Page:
The Morning Fix: Whitman and Brown pour it on. Lions Gate sues Icahn. Redbox wants to get its kiosks onto the Web
After the coffee. Before figuring how many years until I can take the subway to work.
The Skinny: Anyone got a copy of the Keith Richards book they can loan me? We may be getting annoyed, but our local TV stations are raking it in, thanks to Meg Whitman's and Jerry Brown's ads. Already forgotten how Conan O'Brien lost his job? Well, Bill Carter's new tome on late night is about to hit stores. Happy Halloween, people.
Wait, there's an election Tuesday? Change that dial all you want, there's still no way to shake the barrage of ads from Meg Whitman, Jerry Brown, Carly Fiorina and Barbara Boxer. While that's bad news for all of us, it's great news for local TV and radio stations. After the 2008 election, there was lots of talk about the role the Internet will play in future campaigns, and while it definitely does have a big role, local TV is still king. The Los Angeles Times looks at how the $3 billion being spent on political advertising across the country is being doled out among various platforms and what it says about the media landscape.
Nothing says 'I love you' like a lawsuit. As if there wasn't enough drama in the MGM and Lions Gate sagas, now another lawsuit can be added to the mix. Although Lions Gate and its biggest shareholder, Carl Icahn, at times bickered over the logic of a merger with MGM, at the same time Icahn has been trying to take over Lions Gate while also buying MGM debt. Lions Gate is now suing Icahn, arguing that “recent developments have revealed that Icahn was playing a double game ... while publicly denouncing a merger with MGM as foolish and MGM itself as a dinosaur with a decaying library, Icahn was buying up MGM’s privately traded debt.” The latest twist from Bloomberg and the Los Angeles Times.
Can't remember what happened 10 months ago in late night? Coming out just in time for Conan O'Brien's debut on TBS is New York Times scribe Bill Carter's new book "The War for Late Night," a recap on what, uh, just happened. It's also Carter's sequel to his fine book "The Late Shift," about the battle between Jay Leno and David Letterman to succeed Johnny Carson back in the early 1990s. The only difference is that the media world has changed a lot then, and while "The Late Shift" had a lot of inside dirt and drama that was news to everyone but the most hardcore industry insiders, this time around the soap opera played out on TV and in the media. But we're sure there are at least a few fresh tidbits in Carter's tome for TV geeks. An excerpt is in the new issue of Vanity Fair.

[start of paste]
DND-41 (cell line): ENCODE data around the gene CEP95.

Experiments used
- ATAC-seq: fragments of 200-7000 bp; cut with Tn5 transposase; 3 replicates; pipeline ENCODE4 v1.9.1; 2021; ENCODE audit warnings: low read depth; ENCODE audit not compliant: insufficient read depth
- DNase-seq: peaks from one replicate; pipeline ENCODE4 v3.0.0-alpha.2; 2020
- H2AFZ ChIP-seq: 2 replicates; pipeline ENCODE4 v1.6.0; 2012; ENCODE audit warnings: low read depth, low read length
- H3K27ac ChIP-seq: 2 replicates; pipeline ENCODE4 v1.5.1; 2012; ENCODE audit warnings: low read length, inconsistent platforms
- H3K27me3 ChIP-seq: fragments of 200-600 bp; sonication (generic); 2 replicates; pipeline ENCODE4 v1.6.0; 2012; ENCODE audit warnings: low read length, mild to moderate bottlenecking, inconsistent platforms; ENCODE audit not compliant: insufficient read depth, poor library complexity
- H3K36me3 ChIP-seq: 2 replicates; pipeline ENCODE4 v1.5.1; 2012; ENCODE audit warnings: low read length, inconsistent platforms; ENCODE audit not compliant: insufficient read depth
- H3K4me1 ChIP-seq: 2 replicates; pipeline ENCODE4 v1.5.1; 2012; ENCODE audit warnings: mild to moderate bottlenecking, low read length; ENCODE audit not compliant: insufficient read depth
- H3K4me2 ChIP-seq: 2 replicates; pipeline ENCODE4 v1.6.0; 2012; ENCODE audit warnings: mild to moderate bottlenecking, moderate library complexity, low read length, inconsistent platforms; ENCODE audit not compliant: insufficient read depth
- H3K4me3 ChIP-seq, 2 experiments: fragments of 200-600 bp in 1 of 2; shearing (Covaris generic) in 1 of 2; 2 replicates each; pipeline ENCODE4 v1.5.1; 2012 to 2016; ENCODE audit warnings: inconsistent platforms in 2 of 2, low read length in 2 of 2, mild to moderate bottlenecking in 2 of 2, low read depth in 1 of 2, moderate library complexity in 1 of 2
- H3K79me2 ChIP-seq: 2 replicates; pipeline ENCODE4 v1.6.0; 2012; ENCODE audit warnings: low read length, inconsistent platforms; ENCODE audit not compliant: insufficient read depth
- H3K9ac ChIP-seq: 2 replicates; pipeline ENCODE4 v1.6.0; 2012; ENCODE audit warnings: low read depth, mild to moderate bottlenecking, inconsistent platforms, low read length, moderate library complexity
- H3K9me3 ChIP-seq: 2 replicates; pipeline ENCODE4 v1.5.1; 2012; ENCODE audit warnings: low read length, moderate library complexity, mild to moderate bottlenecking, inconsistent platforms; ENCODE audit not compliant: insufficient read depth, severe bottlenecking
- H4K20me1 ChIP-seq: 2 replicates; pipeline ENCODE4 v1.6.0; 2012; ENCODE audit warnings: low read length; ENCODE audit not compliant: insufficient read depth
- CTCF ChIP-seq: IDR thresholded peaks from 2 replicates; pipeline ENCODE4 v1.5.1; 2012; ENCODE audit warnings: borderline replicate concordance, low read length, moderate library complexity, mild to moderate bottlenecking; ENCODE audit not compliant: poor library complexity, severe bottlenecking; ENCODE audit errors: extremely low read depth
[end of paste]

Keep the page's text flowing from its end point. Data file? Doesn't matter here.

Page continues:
Keep D.C. out of it. The New York Times editorial page weighs in on the feud between News Corp.'s Fox and Cablevision Systems Inc., which has kept the New York and Philadelphia Fox stations off Cablevision of 3 million Cablevision homes for almost three weeks. While Cablevision has been demanding that Washington, particularly the Federal Communications Commission, get involved and try to get Fox to put its channels back on while the two negotiate a deal, the Gray Lady says lawmakers "must not put a thumb on the scale." That's a sentiment that -- no surprise here -- CBS chief Leslie Moonves echoed at a conference hosted by Broadcasting & Cable/Multichannel News in New York on Thursday.
Wonder if he fainted making the movie. Danny Boyle, director of "127 Hours," which stars James Franco as the hiker who got trapped by a rock and had to cut off his arm to live, talks with USA Today about making the movie and what he has in the works. So far, several people have fainted during screenings of the film, which may not be a good marketing hook for Fox Searchlight.
Inside the Los Angeles Times: Redbox is launching its digital strategy but still hasn't figured out how to get those big kiosks online. Patrick Goldstein on James Cameron's deal to make more "Avatar" movies. Mary McNamara on AMC's "The Walking Dead."
-- Joe Flint
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